The NBA is demanding a new arena because Sleep Train, built in 1988, is considered ancient by league standards. Although the new arena will have only about 130 more seats than Sleep Train, the league’s smallest arena, the downtown facility will be designed with “club seats” and other money-making amenities that are common to modern facilities.
According to Dangberg, the Kings will put up the cash for the project during the early months of construction. The city will have an interim financing package in place, through a private-placement bond arranged by investment banker Goldman Sachs, in October or November. Dangberg said the city could issue its permanent bonds sometime next spring, or wait even longer, depending on the interest rate environment.
Ultimately, the city plans to donate $223.1 million in cash and $32 million worth of city-owned real estate, including the land adjacent to the current arena at Natomas. The city is also giving the Kings the right to build six digital billboards on city property and city parking garages at Downtown Plaza.
All but around $10 million of the city’s cash would come from a public bond offering, in which the city plans to borrow against future parking garage revenue. The city expects to pay around 6.7 percent interest. The interim financing with Goldman Sachs will cost about 3 percent, Dangberg said.
Currently, the city’s parking operations generate about $9 million a year in profit for the general fund. To make up for that, the Kings will pay the city at least $6.5 million a year in lease payments. The annual fee will grow to as much as $18 million eventually. Also, the city expects to collect up to $2.9 million a year in additional revenue from the arena, including taxes and event parking.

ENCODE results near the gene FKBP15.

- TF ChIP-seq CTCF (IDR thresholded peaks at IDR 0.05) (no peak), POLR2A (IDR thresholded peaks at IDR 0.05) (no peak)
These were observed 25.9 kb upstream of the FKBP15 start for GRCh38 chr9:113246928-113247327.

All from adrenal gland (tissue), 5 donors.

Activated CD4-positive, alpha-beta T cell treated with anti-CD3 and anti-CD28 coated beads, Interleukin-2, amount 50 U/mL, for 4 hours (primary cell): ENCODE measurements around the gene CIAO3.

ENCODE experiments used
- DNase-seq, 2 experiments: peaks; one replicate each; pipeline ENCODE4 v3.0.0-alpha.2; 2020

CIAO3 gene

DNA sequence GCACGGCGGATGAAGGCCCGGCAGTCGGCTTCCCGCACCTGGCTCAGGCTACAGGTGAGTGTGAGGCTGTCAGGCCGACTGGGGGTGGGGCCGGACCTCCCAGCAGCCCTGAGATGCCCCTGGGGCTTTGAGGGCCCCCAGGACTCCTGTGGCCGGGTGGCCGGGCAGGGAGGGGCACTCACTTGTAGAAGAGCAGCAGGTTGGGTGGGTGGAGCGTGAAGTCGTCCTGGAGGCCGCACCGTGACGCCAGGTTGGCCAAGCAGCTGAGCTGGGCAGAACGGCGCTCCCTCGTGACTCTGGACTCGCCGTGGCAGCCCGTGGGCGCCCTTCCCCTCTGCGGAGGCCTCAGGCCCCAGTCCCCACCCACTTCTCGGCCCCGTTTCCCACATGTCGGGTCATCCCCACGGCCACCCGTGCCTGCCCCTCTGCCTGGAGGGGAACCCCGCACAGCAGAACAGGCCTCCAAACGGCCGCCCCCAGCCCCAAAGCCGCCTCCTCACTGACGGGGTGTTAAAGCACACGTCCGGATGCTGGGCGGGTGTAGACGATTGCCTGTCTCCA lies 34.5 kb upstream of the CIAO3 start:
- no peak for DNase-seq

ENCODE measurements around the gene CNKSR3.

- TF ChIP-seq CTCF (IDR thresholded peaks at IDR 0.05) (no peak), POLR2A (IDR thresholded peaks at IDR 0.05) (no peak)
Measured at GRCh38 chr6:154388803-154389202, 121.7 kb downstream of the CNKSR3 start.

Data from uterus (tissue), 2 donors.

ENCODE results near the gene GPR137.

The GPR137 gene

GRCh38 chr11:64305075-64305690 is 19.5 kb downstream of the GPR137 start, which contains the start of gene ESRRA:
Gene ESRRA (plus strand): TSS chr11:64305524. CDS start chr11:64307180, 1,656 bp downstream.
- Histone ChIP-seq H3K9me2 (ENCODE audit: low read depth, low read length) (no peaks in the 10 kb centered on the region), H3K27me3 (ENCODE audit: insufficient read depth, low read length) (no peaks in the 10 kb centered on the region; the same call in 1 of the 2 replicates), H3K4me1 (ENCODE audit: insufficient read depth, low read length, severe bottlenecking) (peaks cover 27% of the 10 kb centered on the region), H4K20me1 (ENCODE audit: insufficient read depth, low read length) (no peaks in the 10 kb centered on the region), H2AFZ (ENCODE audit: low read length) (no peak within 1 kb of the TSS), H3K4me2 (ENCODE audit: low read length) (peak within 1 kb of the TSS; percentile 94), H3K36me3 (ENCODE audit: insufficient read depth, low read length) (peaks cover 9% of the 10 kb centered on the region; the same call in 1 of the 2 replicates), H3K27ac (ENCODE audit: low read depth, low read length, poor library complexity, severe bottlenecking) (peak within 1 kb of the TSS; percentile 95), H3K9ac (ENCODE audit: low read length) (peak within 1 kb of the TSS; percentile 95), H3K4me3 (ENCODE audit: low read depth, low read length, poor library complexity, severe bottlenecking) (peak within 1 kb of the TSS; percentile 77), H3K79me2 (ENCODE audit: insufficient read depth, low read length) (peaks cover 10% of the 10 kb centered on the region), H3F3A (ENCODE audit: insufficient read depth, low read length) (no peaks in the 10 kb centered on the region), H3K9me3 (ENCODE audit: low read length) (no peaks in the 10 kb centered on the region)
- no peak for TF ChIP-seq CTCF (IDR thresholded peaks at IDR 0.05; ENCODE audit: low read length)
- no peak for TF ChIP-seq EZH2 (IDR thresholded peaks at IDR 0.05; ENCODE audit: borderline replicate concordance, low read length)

The financing plan puts the city’s general fund on the hook if those arena revenue sources aren’t sufficient to cover the estimated $21.9 million in annual debt payments. But city Treasurer Russ Fehr has said the risk is minimal. As a cushion, the city is creating a “liquidity reserve fund” seeded by hotel-tax revenue, which would be tapped if necessary before the general fund is harmed.
Despite those projections, opponents have said the arena subsidy is far too generous and the plan is too risky financially. Two taxpayer groups tried but failed to have the subsidy issue placed before the voters on the June 3 ballot.
The council will vote on the lease terms, the city’s financing plan and the environmental impact report – more than a dozen documents in all. The council is also expected to vote on entitlements for 1.5 million square feet of retail, office, residential and hotel space on the north side of Downtown Plaza immediately adjacent to the arena.
At least 10 arena plans have been proposed since 1996, when former Kings owner Jim Thomas proposed a downtown sports complex that would have included a baseball stadium. Thomas’ idea quickly fizzled, and he sold the team to the Maloofs a few years later. But the quest for a new arena was just getting started.
In 2006, the Maloofs agreed to a deal at the downtown railyard, to be financed with higher sales taxes, but the Kings owners then scuttled the arrangement, and voters killed the proposed tax hike. In 2012, in a deal brokered by former NBA Commissioner David Stern, the Maloofs agreed again to build an arena at the railyard. But they abandoned that plan a few weeks later.